Stopped By An Angle Stop -- So What Went Wrong?

Discussion in 'Plumbing Forum, Professional & DIY Advice' started by RedClay, Feb 24, 2011.

  1. RedClay

    RedClay New Member

    When our pex plumbed house was built we had a spare bathroom roughed-in. Yesterday, I tried to install angle stops on the sink stub-outs and immediately got a leaker.

    The copper stub-outs had paint on them which I removed with my fingernail. I then polished the copper with 0000 steel wool. I cut one stub-out to length with a tubing cutter, cleaned it up, and examined it for deformation, scratches etc. before putting the angle stop on.

    The angle stop was a BrassCraft compression type. I followed the instructions on the box to the letter. One drop of oil on the threads, no tape or putty, finger tight, then one half turn with a wrench. That half turn was a bear.

    Of course it leaked. :mad:

    I tried tightening further but couldn't budge it with the stubby wrenches I was using.

    I removed the stop. It came off easily. The ferrule slid easily on the pipe, there was no sign of pipe deformation.

    So, what went wrong? Anyone have any idea? Chinese or Indian stub-outs maybe? I recently ran into a problem with black iron pipe made in India. It's OD was out of spec (too big), so the thought crossed my mind that the stub-outs might be an out of spec offshore product (under size or too hard a copper).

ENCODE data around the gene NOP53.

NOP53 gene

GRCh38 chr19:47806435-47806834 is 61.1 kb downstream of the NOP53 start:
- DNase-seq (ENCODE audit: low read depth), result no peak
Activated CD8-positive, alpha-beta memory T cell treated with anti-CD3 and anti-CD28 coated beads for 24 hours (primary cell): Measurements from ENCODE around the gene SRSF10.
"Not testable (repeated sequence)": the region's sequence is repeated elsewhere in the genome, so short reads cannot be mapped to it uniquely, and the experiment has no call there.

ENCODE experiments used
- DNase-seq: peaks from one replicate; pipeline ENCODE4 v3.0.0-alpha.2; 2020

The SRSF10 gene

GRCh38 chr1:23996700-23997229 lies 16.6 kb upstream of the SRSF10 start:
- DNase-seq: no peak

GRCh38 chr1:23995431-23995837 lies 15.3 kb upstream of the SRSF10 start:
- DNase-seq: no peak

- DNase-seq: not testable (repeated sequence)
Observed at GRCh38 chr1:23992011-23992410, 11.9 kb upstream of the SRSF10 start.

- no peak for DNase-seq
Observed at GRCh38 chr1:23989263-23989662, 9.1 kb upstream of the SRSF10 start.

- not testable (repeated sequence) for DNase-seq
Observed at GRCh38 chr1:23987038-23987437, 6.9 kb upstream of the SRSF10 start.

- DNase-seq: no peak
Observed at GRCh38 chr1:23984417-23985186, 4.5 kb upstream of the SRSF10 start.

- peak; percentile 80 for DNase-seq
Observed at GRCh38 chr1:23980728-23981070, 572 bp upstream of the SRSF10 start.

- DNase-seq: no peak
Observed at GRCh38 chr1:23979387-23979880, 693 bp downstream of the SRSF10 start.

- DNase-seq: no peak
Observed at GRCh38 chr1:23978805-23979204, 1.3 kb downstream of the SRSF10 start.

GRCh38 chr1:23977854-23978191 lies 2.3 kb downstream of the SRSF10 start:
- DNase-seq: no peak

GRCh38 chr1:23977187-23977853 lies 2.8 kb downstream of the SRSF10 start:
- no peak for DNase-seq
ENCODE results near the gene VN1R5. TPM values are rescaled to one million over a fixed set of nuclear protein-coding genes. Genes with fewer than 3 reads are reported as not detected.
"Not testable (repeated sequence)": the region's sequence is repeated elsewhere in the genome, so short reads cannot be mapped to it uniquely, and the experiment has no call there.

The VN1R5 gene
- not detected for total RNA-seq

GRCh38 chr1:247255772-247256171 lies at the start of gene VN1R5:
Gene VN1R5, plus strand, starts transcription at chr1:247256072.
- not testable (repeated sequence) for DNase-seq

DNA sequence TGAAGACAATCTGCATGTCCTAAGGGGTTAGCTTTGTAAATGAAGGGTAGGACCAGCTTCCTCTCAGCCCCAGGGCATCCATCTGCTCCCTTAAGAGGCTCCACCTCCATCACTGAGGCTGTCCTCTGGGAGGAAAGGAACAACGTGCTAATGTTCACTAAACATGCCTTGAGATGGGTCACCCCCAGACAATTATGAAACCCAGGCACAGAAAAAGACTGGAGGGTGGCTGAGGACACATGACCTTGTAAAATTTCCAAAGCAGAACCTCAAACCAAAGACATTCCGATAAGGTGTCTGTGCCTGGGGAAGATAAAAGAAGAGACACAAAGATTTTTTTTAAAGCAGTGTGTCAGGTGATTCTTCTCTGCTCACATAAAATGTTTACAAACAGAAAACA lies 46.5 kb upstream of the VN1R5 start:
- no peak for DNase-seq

This morning I examined the angle stops that were installed when the house was built. They were all Watts brand. Is that a more forgiving brand?

    I did not install the second stop. I want to figure out what went wrong first.

    Thanks for your help.
  2. hj

    hj Moderator & Master Plumber Staff Member

    Messages:
    26,833
    Location:
    Cave Creek, Arizona
    Bigger wrenches is the usual cure. But, I NEVER tighten anything using a formula. Hand tight and a half turn with a wrench may work for 50% of joints, but I can guarantee that it will NOT tighten all of them. My procedure with angle stops is,,
    1. remove from the box.
    2. snug the nut against the sleeve so it stays in place.
    3. slide the valve onto the copper.
    4. Tighten the nut using two wrenches.
    5. Keep tightening it until you are sure it will not leak, usually when it will NOT turn any further.
    Last edited: Feb 24, 2011
  3. jimbo

    jimbo Plumber

    Messages:
    8,997
    Location:
    San Diego
    The "hand tight plus half turn"...that is my formula for plastic pipe threads. Read hj for a better idea on compression fittings.

    My formula would state
    1) Keep inward pressure on the valve so it the pipe remains bottomed out.
    2) Carefully tighten the nut and notice when the valve doesn't rotate as easily on the pipe. This indicates the ferrule is starting to bite.
    3) Half turn further from here. If you feel that the valve can turn on the pipe when twisted by hand, go another half turn.
    3½) Go another half turn anyway!
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